What does it mean to have grit? If you have ever been described as having this quality, take it as a compliment. It means that you have courage and the guts to stick to something despite the challenges that lay ahead. It is the essence of perseverance and persistence – each equally important.
Many times, I have noticed that people on the verge of a breakthrough will give up because they are not patient enough to allow the outcome to come to fruition. I love this quote from Usain Bolt: “I trained four years to run only nine seconds. There are people who do not see results in two months, give up and leave. Sometimes failure is sought by oneself.”
I am seeing this behaviour time and time again – even in my own kids. I spend a lot of time talking to them about never giving up and not to be afraid of failure; that is how we learn and grow. Do they roll their eyes at me and think I’m full of garbage? Of course! What would I know about having grit? Let me tell you about a couple of important events in my life that helped to shape my never give up attitude.
When I was eight years old, I wondered why my Grandpa wouldn’t let my Grandma cook or be alone in the kitchen. There was always someone with her and she never knew my name. I finally asked my parents, and they told me that before I was born, my grandma was in a horrific car accident that left her with a traumatic brain injury that affected her short-term memory. When she came out of her six-week coma; everything had changed. She had to learn who her children were, how to walk, use the toilet, feed herself – all things that we take for granted. However, her long-term memory was intact, which meant that she knew who she was and what she was made of.
The doctors did not have much hope for her learning anew, especially the skill of walking. She proved them wrong. With the assistance of her sister taking her to the pool every day to work on balance, she was eventually walking without a cane! Upon learning all of this, I looked at everything much differently. If she could overcome all of those obstacles, then I should be able to achieve whatever I put my mind to.
Fast forward to October 26, 1989, which proved to be one of the greatest memories I have ever experienced. My high school, Kenner Collegiate, was hosting the Central Ontario Secondary Schools Association (COSSA) field hockey tournament. Our team was playing for the top spot and the ultimate goal of winning COSSA and going on to the Ontario Federation of School Athletics Association (OFSAA) tournament. Four days earlier, we had lost the Kawartha final and finished in second place. We had only lost once in the regular season, and to lose in that tournament was really disappointing. While we were disheartened at first, our coach talked to our team about what we needed to work on and gave us the encouragement we needed to move forward. We had two days to shake off that loss and we wasted no time. We put a lot of effort into each play and at the end of each practice, we came together in a huddle and cheered as loudly as we could, “We are Kenner (team repeat), mighty, mighty Kenner (team repeat), and if you can’t hear us (team repeat), we’ll shout a little louder (team repeat). Go, Rams, go, fight team, fight, win!” Before playing our first game and every subsequent game, that was the cheer that we bellowed before heading onto the field.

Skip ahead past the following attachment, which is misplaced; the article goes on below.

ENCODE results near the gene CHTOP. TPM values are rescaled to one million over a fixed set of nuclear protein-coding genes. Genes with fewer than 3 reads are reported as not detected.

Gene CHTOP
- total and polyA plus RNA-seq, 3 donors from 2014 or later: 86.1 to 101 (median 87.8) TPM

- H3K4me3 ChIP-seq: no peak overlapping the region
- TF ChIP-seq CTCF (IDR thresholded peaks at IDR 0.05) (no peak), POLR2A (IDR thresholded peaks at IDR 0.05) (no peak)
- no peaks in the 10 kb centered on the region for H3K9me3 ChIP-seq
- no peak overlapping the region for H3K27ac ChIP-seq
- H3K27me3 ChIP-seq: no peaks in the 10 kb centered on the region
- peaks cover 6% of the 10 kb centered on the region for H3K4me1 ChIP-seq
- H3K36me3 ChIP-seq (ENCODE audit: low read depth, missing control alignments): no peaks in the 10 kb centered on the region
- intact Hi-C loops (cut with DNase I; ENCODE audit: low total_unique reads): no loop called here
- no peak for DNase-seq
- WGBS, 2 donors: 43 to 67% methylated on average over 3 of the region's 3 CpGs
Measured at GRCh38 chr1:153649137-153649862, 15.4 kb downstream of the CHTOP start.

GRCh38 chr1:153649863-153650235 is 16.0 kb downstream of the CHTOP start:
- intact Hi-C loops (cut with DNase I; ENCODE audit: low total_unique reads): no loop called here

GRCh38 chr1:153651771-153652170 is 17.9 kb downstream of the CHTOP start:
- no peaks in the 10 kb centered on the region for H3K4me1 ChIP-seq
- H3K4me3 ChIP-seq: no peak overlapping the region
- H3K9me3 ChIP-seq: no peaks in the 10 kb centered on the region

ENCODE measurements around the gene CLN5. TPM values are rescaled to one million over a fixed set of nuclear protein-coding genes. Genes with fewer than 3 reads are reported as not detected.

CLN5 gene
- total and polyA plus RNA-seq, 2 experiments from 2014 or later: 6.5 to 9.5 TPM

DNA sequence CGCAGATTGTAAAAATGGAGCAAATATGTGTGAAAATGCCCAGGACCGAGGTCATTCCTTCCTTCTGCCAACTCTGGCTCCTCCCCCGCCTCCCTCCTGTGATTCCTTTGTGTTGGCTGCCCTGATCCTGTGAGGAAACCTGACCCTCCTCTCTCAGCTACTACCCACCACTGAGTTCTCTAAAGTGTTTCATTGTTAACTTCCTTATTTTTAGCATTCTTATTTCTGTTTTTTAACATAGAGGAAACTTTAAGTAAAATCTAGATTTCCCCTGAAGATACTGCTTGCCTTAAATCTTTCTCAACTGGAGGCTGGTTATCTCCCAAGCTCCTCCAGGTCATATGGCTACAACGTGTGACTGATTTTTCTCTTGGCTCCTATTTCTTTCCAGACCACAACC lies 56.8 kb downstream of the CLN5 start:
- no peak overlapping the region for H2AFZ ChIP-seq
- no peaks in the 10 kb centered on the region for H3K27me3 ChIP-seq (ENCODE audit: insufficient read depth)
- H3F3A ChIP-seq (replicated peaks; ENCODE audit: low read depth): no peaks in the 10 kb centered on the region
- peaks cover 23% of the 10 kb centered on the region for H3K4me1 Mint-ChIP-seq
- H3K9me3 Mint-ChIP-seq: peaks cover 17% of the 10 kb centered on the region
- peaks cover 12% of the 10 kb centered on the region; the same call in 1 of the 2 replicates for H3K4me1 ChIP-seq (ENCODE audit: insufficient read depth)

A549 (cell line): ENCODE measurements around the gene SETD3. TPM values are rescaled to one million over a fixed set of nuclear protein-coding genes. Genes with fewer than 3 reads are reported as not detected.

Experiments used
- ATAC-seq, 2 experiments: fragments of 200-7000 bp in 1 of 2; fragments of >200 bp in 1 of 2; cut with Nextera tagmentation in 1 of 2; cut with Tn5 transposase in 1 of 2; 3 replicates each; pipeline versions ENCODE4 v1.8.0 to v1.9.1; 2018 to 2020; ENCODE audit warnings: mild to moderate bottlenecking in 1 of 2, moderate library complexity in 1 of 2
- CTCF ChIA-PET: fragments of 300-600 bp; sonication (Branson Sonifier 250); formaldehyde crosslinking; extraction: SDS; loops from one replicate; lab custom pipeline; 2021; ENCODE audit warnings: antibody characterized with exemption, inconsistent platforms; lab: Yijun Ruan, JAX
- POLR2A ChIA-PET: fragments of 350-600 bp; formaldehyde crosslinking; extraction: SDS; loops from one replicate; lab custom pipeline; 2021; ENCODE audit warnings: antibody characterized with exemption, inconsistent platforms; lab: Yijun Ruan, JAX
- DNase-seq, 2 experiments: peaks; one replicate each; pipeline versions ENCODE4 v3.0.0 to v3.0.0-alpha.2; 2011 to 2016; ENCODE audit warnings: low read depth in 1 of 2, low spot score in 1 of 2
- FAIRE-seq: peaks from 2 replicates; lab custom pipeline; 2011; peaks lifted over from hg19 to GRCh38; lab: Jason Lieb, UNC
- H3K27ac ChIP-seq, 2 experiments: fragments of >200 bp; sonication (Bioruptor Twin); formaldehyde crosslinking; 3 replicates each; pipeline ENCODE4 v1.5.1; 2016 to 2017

On the day of the COSSA championship, we had a small handful of students from our school cheering us on in between classes. Then big news hit; our team was playing in the COSSA final – woooooo!
Now, had this been the boys’ football team, the entire school would have been let out to watch but since it was girls’ field hockey, that was not the case. It was too bad, really – because we won the game and were going to OFSAA! Our team was ecstatic, hugging each other and crying tears of joy. It was the greatest moment.
In the Peterborough Examiner article about the game, “Rams Rebound to Win COSSA Field Hockey Title,” the reporter wrote: The spirit and determination were exemplified by the play of Patti Kimball, who scored what proved to be the winning goal at the 15-minute of the second half… “My goal really didn’t do it,” said the modest Kimball who didn’t want to talk much about herself, “This was a team effort, team spirit. We really wanted to go to OFSAA. Everyone on this team had this drive. We forgot about the loss on Monday and thought only about today. This is great for Kenner.”
How did we do it? Perseverance and persistence. We learned from our mistakes and, as a result, we succeeded in achieving our ultimate goal; our flame was still burning. Keeping the faith, especially on a team, is not easy to do but we did it! When I was being interviewed, I was coined ‘modest Kimball’ because I wasn’t going to take the glory for scoring the winning goal; I didn’t require any special recognition.
The real gift was proving to myself that with a strong effort and desire; anything was possible. True grit comes from inside you. Are you ready to put some skin in the game of life?